Can Commercial Building Leases and Legislation Drive Climate Change? RICS-Americas Panel in NYC Says Yes They Can.

Climate change can be positively impacted one commercial building at a time. But how can the government, the business community and commercial real estate professionals work together to make that happen? Are policy makers educated enough in commercial real estate leasing and contracts to really understand how to legislate and encourage that much-needed change?

These questions and other climate change issues were debated at a panel discussion at the New York Athletic Club titled “How Much Value Does Green Add to a Deal” on Tuesday, November 17. Hosted by RICS Americas (The Royal Institution of Chartered Surveyors – Americas, a current client), the discussion brought together commercial real estate experts and economists to explore the cost and value that green or sustainable clauses add to commercial real estate deals in the United States.

The panelists included John Quigley, Professor of Economics at the University of California, Berkeley; Ursula Hartenberger, RICS Global Head of Sustainability Policy; Rick Recny, Director of Asset Management, Time Equities; and Paul King, MRICS, a leading sustainability expert.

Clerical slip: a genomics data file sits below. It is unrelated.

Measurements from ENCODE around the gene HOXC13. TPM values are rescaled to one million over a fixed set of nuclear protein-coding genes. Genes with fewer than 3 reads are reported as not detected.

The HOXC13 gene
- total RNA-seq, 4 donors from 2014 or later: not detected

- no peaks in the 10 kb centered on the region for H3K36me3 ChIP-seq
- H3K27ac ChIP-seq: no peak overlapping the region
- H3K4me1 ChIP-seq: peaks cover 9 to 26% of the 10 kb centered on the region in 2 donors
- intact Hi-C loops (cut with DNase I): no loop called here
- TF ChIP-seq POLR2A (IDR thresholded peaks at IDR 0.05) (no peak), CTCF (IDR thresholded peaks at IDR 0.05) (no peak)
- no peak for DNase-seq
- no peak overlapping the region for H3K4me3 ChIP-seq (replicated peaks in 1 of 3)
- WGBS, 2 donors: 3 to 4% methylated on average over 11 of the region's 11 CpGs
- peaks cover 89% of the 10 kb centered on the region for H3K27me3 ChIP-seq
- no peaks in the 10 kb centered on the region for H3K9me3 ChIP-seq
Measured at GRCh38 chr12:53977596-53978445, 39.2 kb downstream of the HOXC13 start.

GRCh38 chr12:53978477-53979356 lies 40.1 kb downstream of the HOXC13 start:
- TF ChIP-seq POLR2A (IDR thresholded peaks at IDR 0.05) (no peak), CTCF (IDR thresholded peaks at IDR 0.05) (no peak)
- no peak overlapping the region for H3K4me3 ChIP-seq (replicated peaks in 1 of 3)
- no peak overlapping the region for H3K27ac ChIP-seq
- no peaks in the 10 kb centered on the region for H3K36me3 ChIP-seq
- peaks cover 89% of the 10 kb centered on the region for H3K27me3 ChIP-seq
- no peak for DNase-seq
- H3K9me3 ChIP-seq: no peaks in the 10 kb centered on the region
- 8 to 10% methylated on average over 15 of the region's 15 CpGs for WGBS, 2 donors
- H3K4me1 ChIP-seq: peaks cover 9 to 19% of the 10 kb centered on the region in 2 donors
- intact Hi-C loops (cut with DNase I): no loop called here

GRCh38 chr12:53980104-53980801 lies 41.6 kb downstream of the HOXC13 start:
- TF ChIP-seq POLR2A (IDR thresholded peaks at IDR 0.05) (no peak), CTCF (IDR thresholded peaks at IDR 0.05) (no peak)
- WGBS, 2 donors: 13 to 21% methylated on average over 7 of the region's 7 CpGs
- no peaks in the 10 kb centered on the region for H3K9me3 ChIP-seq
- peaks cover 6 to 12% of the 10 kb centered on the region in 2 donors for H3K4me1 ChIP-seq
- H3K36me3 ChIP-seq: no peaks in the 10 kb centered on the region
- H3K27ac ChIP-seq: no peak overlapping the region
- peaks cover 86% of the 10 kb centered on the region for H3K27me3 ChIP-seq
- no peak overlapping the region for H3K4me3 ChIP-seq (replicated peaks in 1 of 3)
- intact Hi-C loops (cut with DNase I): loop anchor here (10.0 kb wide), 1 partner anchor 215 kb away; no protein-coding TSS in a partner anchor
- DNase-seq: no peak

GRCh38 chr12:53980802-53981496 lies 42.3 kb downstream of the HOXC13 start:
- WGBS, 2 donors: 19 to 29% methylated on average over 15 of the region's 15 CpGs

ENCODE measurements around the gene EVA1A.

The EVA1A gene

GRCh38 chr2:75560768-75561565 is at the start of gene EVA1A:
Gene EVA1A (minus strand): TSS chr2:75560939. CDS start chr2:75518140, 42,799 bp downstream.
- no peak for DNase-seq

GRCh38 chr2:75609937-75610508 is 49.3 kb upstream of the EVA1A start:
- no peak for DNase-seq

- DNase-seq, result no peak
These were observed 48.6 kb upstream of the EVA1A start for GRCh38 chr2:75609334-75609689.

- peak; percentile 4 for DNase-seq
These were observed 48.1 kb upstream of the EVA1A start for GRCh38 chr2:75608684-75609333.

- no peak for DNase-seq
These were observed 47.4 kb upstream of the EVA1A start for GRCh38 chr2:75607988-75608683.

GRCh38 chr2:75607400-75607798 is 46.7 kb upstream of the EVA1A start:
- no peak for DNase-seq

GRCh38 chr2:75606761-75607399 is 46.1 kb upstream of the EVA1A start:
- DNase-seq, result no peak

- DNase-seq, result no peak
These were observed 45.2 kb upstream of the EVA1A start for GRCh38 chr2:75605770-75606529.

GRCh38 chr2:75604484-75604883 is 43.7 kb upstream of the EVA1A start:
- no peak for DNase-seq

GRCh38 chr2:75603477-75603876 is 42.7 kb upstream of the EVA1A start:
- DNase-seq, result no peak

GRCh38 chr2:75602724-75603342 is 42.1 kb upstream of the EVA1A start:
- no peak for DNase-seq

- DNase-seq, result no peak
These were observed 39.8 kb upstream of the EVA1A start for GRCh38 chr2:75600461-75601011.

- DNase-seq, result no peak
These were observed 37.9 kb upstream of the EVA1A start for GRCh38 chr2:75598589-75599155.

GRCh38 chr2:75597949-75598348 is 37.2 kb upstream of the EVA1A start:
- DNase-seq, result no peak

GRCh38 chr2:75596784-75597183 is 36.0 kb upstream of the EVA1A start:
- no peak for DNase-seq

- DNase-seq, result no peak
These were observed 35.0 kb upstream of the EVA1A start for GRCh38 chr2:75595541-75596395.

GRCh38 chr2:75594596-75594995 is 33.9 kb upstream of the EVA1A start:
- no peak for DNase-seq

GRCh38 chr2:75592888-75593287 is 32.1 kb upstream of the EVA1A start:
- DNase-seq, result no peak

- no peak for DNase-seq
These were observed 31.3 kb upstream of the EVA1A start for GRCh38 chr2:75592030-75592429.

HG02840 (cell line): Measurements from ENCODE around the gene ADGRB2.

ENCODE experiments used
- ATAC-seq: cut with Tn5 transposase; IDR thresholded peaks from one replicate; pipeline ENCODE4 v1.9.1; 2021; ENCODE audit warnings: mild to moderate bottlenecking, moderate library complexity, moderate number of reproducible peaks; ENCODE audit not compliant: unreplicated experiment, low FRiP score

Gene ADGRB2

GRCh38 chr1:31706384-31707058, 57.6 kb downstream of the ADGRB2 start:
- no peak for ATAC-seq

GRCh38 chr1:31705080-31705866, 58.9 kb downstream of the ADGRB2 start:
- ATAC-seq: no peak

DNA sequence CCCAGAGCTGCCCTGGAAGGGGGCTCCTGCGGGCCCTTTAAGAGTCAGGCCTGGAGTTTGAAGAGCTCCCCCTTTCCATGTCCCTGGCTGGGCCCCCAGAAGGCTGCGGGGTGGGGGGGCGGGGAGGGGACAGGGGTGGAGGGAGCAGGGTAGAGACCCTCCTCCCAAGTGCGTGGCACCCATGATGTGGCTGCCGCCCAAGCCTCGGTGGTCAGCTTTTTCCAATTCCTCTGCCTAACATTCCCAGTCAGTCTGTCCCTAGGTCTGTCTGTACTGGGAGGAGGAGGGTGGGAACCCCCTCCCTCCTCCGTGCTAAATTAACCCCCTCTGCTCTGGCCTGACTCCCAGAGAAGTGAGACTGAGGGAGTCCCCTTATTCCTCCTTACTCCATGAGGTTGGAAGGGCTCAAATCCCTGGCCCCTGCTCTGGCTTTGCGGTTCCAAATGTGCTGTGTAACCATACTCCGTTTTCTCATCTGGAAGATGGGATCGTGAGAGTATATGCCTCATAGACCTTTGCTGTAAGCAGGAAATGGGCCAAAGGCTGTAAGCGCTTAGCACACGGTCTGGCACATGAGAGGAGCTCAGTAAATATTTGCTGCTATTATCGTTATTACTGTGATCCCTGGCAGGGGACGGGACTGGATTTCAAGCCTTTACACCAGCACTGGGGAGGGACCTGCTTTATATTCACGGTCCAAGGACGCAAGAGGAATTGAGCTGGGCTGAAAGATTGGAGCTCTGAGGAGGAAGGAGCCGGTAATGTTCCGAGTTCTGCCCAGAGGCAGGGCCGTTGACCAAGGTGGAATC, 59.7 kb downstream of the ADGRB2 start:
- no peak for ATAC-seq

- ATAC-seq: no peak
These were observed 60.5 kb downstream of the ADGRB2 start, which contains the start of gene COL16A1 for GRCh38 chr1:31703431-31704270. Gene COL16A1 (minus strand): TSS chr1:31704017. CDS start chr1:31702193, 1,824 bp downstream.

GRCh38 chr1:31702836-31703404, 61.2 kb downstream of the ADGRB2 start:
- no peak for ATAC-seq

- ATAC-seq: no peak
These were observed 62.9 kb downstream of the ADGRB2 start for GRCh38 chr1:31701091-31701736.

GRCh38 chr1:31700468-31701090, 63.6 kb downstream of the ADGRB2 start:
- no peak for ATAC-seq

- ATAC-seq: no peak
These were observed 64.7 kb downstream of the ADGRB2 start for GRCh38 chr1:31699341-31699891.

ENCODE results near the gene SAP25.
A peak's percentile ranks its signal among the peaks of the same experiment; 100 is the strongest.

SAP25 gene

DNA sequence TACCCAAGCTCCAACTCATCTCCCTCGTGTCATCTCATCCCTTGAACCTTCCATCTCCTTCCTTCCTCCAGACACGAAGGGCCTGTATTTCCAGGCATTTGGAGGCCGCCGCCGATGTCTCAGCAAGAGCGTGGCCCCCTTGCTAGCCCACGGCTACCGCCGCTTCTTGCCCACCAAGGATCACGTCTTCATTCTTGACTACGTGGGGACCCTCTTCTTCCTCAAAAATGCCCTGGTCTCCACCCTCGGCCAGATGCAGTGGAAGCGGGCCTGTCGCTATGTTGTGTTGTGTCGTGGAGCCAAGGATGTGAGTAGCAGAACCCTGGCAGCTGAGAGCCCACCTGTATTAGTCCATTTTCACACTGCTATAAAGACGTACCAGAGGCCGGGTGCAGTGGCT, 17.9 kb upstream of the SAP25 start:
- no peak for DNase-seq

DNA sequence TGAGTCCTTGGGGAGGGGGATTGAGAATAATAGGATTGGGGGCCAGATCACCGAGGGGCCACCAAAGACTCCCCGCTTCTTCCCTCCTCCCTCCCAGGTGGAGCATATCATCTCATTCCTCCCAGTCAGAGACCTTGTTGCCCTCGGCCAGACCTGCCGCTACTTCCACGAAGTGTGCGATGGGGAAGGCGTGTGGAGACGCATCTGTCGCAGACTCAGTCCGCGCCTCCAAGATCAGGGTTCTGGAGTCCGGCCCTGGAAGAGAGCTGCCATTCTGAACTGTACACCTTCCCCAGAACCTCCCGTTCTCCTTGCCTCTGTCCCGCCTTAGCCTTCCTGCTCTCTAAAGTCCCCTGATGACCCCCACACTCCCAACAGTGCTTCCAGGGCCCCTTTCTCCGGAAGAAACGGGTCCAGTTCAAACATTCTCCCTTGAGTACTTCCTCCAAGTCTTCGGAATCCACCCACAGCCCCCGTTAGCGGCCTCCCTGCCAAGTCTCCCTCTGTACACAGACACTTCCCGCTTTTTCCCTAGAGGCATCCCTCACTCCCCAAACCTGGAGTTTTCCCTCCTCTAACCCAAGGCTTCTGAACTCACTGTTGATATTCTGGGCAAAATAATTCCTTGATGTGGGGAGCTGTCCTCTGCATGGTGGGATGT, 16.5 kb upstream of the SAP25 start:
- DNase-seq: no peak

The panel addressed topics such as trends in lease negotiation, characteristics of sustainable real estate that closes deals, how sustainability fits into the future of buildings and leases, among others. But the message that stood out the most for me? The United States is one of the most important real estate markets in the world; the U.S. will need to incorporate sustainable measures into building development and design if we are to make a positive impact.

As you probably know, the government is working on a climate change bill, though recent announcements from Senate Democrats indicate that it likely won’t get attention until spring 2010, at the earliest.

Still, government legislation for climate change was a hot topic on the panel. Not just because it is necessary, but more so because, according to the panelists, government and lay people (non-commercial real estate experts) don’t truly understand the issues and conditions that are important to a building. And if they don’t understand the issues, how can they create legislation that will be meaningful not only to the environment, but to the industry as well?

The good news, I discovered, is that industry experts, including the panelists, are at the forefront of this topic, and are committed to educating professionals ensuring that the industry is addressing the climate change issue in a practical way.

RICS took a stance on this at the event by announcing its Climate Change Strategy. Among its key priorities? Providing standards, guidance and information to enable qualified professionals to understand how climate change and real estate are intertwined, and to promote best practices for the industry. Because in the end, shared standards and education will help position the United States as a sustainable country with a small carbon footprint.

How is your office building reducing its carbon footprint?

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